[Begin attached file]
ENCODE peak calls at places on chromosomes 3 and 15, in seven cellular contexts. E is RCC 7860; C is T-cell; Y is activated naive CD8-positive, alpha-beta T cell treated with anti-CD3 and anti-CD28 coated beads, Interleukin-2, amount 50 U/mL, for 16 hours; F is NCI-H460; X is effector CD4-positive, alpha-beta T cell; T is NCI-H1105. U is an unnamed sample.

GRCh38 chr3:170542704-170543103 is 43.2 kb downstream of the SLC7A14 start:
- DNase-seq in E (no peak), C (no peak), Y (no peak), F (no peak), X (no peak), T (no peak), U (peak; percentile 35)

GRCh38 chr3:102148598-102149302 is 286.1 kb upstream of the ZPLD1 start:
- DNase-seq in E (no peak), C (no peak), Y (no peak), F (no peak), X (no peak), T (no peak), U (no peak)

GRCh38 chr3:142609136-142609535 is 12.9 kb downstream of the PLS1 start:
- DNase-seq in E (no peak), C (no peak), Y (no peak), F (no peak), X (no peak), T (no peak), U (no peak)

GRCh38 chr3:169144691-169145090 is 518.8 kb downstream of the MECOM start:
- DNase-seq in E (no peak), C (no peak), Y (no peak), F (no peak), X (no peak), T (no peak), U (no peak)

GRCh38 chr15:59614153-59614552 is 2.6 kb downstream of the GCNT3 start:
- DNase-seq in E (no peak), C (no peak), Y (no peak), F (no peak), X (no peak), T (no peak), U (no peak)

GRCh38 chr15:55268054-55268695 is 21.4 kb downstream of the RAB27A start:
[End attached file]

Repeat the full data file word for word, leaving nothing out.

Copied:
ENCODE peak calls at places on chromosomes 3 and 15, in seven cellular contexts. E is RCC 7860; C is T-cell; Y is activated naive CD8-positive, alpha-beta T cell treated with anti-CD3 and anti-CD28 coated beads, Interleukin-2, amount 50 U/mL, for 16 hours; F is NCI-H460; X is effector CD4-positive, alpha-beta T cell; T is NCI-H1105. U is an unnamed sample.

GRCh38 chr3:170542704-170543103 is 43.2 kb downstream of the SLC7A14 start:
- DNase-seq in E (no peak), C (no peak), Y (no peak), F (no peak), X (no peak), T (no peak), U (peak; percentile 35)

GRCh38 chr3:102148598-102149302 is 286.1 kb upstream of the ZPLD1 start:
- DNase-seq in E (no peak), C (no peak), Y (no peak), F (no peak), X (no peak), T (no peak), U (no peak)

GRCh38 chr3:142609136-142609535 is 12.9 kb downstream of the PLS1 start:
- DNase-seq in E (no peak), C (no peak), Y (no peak), F (no peak), X (no peak), T (no peak), U (no peak)

GRCh38 chr3:169144691-169145090 is 518.8 kb downstream of the MECOM start:
- DNase-seq in E (no peak), C (no peak), Y (no peak), F (no peak), X (no peak), T (no peak), U (no peak)

GRCh38 chr15:59614153-59614552 is 2.6 kb downstream of the GCNT3 start:
- DNase-seq in E (no peak), C (no peak), Y (no peak), F (no peak), X (no peak), T (no peak), U (no peak)

GRCh38 chr15:55268054-55268695 is 21.4 kb downstream of the RAB27A start: